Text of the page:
Published on November 25th, 2018 | by Steve Hanley0
Epic Fail: Trump Tries To Bury National Climate Assessment Report
November 25th, 2018 by Steve Hanley
Governments typically try to bury bad news in the Friday news cycle when people are distracted with plans for the weekend. The best day all year to bury a story is Black Friday — the busiest, craziest shopping day of all. The latest National Climate Assessment report from the federal government was due to be released before the end of 2018, but it is filled with such shockingly bad news for Trump and his failed environmental policies that his maladministration decided to release it a month early on the afternoon of Black Friday.
If the hope was the bombshell report would get overlooked in the post-Thanksgiving shopping frenzy, things didn’t turn out well for the Psychopath of Pennsylvania Avenue. The National Climate Assessment (NCA) is the lead story on practically every news site in the world today. We will get to the contents of the report in a moment, but first, it is vital to focus on the message that comes from trying to hide the report in the first place.
It says this government, which theoretically is supposed to protect the citizens of the country from harm, will not lift a finger to meet the environmental challenges speeding its way. Instead of heeding the dire warnings from the recent IPCC 6 climate assessment, instead of helping states and local communities prepare for rising sea levels, more powerful storms, uncontrolled wildfires, and worsening droughts, the government plans to hunker down and pursue a business-as-usual strategy that will make America vulnerable to untold human misery and incalculable economic losses.
At a time when we should all be working together to confront the biggest challenge to humanity in history, the Trump government is promoting deep divisions between ethnic groups and demonizing the 7.7 billion people who don’t live in the United States under the guise of patriotism. Charles de Gaulle once observed “Patriotism is when love of your own people comes first. Nationalism is when hate for people other than your own comes first.”
The America of Donald Trump and his acolytes is founded on hate — a deep, abiding loathing for anyone and everyone who isn’t a member of the white American club. How any nation with such a focus on negativity could aspire to greatness is an abiding mystery.
What’s In The Report?
With input from scientists at 13 federal government agencies, the NCA attempts to pull together in one place all the climate science currently available in order to inform policymakers about about the actions that will be needed to address the challenges of a warming planet. Here are the major headlines in the report:
- Communities — Climate change creates new risks and exacerbates existing vulnerabilities in communities across the United States, presenting growing challenges to human health and safety, quality of life, and the rate of economic growth.
- Economy — Without substantial and sustained global mitigation and regional adaptation efforts, climate change is expected to cause growing losses to American infrastructure and property and impede the rate of economic growth over this century.
- Interconnected Impacts — Climate change affects the natural, built, and social systems we rely on individually and through their connections to one another. These interconnected systems are increasingly vulnerable to cascading impacts that are often difficult to predict, threatening essential services within and beyond the Nation’s borders.
- Actions To Reduce Risks — Communities, governments, and businesses are working to reduce risks from and costs associated with climate change by taking action to lower greenhouse gas emissions and implement adaptation strategies. While mitigation and adaptation efforts have expanded substantially in the last four years, they do not yet approach the scale considered necessary to avoid substantial damages to the economy, environment, and human health over the coming decades.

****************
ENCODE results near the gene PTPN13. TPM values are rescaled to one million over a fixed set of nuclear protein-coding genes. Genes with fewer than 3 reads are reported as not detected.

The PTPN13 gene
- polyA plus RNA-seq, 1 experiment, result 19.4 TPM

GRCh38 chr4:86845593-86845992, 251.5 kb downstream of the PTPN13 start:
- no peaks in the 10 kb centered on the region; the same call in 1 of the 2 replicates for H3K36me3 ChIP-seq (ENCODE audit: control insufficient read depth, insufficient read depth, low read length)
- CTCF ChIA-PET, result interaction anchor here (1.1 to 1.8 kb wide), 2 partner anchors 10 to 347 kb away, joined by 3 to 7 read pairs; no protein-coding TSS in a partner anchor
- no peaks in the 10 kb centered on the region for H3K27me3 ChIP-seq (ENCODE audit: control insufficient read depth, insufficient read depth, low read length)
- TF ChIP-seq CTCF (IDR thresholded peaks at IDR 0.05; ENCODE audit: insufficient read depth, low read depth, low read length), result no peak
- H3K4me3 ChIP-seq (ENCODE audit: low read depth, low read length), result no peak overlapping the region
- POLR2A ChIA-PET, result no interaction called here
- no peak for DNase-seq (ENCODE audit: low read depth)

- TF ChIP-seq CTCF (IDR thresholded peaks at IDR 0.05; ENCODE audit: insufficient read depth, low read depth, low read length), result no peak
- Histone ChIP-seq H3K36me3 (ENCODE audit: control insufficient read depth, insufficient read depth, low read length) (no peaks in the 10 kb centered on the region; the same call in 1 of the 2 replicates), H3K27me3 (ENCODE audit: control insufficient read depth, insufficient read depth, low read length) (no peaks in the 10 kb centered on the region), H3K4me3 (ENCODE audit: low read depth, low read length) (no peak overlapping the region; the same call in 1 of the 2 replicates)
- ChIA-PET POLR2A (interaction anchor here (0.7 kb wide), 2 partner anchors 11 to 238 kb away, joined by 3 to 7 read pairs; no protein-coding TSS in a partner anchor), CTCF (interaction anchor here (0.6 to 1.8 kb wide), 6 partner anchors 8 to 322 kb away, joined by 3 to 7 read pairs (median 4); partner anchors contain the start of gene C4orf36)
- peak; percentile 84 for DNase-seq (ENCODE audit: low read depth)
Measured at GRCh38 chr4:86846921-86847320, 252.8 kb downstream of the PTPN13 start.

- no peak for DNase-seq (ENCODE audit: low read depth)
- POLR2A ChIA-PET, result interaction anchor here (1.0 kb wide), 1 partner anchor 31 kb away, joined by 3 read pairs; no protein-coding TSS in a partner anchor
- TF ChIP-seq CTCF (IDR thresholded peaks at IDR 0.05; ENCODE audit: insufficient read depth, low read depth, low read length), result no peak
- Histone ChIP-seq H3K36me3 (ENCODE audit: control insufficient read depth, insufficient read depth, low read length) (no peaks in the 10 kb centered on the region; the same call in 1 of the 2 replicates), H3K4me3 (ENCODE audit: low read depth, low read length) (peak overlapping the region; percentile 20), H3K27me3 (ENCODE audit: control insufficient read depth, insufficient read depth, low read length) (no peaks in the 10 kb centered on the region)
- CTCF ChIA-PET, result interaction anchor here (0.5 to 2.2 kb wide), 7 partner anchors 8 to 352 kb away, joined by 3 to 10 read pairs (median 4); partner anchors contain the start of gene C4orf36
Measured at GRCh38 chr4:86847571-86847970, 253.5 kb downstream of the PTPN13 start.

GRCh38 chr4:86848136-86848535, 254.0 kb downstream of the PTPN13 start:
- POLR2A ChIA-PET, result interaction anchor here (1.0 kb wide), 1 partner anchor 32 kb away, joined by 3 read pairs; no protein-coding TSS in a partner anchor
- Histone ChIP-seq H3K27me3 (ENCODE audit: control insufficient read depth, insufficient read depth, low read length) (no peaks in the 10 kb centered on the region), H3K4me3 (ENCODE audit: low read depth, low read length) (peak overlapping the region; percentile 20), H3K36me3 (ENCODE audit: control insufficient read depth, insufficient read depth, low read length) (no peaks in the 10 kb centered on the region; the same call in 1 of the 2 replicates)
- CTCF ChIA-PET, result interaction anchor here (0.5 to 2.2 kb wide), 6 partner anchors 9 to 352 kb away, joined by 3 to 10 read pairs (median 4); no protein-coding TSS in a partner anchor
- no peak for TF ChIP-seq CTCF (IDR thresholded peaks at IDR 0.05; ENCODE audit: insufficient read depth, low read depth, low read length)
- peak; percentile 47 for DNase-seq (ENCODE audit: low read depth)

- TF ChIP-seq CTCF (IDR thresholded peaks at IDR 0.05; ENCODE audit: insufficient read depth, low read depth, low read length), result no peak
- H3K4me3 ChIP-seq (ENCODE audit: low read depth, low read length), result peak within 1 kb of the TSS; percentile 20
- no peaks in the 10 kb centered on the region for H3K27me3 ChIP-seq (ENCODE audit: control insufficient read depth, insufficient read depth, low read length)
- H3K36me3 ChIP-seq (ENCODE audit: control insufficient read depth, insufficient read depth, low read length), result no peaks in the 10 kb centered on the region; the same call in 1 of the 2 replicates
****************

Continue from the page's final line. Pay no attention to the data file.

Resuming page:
- Water — The quality and quantity of water available for use by people and ecosystems across the country are being affected by climate change, increasing risks and costs to agriculture, energy production, industry, recreation, and the environment.
- Health — Impacts from climate change on extreme weather and climate-related events, air quality, and the transmission of disease through insects and pests, food, and water increasingly threaten the health and well-being of the American people, particularly populations that are already vulnerable.
- Indigenous Peoples — Climate change increasingly threatens Indigenous communities’ livelihoods, economies, health, and cultural identities by disrupting interconnected social, physical, and ecological systems.
- Ecosystems — Ecosystems and the benefits they provide to society are being altered by climate change, and these impacts are projected to continue. Without substantial and sustained reductions in global greenhouse gas emissions, transformative impacts on some ecosystems will occur; some coral reef and sea ice ecosystems are already experiencing such transformational changes.
- Agriculture — Rising temperatures, extreme heat, drought, wildfire on rangelands, and heavy downpours are expected to increasingly disrupt agricultural productivity in the United States. Expected increases in challenges to livestock health, declines in crop yields and quality, and changes in extreme events in the United States and abroad threaten rural livelihoods, sustainable food security, and price stability.
- Infrastructure — Our Nation’s aging and deteriorating infrastructure is further stressed by increases in heavy precipitation events, coastal flooding, heat, wildfires, and other extreme events, as well as changes to average precipitation and temperature. Without adaptation, climate change will continue to degrade infrastructure performance over the rest of the century, with the potential for cascading impacts that threaten our economy, national security, essential services, and health and well-being.